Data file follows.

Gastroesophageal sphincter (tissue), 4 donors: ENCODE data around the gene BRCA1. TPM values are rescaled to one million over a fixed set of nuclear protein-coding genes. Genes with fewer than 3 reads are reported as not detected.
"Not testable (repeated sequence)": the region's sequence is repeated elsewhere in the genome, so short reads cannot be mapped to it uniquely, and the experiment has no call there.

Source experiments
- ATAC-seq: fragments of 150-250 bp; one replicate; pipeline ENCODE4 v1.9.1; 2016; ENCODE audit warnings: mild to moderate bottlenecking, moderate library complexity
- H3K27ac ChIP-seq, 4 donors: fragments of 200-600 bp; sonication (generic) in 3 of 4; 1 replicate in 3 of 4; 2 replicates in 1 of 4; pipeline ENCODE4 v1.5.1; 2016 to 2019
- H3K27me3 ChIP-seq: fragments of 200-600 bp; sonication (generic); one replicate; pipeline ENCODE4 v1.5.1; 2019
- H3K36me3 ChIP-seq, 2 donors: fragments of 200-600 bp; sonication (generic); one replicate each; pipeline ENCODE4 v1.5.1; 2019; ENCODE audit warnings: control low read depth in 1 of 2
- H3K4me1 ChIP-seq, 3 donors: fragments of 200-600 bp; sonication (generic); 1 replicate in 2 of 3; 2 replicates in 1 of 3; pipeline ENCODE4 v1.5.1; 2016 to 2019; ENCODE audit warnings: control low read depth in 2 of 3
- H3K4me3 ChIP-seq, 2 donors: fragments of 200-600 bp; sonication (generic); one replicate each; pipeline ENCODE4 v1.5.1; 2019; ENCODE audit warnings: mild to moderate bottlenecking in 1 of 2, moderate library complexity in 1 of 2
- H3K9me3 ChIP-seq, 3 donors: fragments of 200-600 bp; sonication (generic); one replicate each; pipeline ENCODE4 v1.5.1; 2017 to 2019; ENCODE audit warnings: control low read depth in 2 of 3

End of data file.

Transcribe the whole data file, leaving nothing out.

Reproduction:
Gastroesophageal sphincter (tissue), 4 donors: ENCODE data around the gene BRCA1. TPM values are rescaled to one million over a fixed set of nuclear protein-coding genes. Genes with fewer than 3 reads are reported as not detected.
"Not testable (repeated sequence)": the region's sequence is repeated elsewhere in the genome, so short reads cannot be mapped to it uniquely, and the experiment has no call there.

Source experiments
- ATAC-seq: fragments of 150-250 bp; one replicate; pipeline ENCODE4 v1.9.1; 2016; ENCODE audit warnings: mild to moderate bottlenecking, moderate library complexity
- H3K27ac ChIP-seq, 4 donors: fragments of 200-600 bp; sonication (generic) in 3 of 4; 1 replicate in 3 of 4; 2 replicates in 1 of 4; pipeline ENCODE4 v1.5.1; 2016 to 2019
- H3K27me3 ChIP-seq: fragments of 200-600 bp; sonication (generic); one replicate; pipeline ENCODE4 v1.5.1; 2019
- H3K36me3 ChIP-seq, 2 donors: fragments of 200-600 bp; sonication (generic); one replicate each; pipeline ENCODE4 v1.5.1; 2019; ENCODE audit warnings: control low read depth in 1 of 2
- H3K4me1 ChIP-seq, 3 donors: fragments of 200-600 bp; sonication (generic); 1 replicate in 2 of 3; 2 replicates in 1 of 3; pipeline ENCODE4 v1.5.1; 2016 to 2019; ENCODE audit warnings: control low read depth in 2 of 3
- H3K4me3 ChIP-seq, 2 donors: fragments of 200-600 bp; sonication (generic); one replicate each; pipeline ENCODE4 v1.5.1; 2019; ENCODE audit warnings: mild to moderate bottlenecking in 1 of 2, moderate library complexity in 1 of 2
- H3K9me3 ChIP-seq, 3 donors: fragments of 200-600 bp; sonication (generic); one replicate each; pipeline ENCODE4 v1.5.1; 2017 to 2019; ENCODE audit warnings: control low read depth in 2 of 3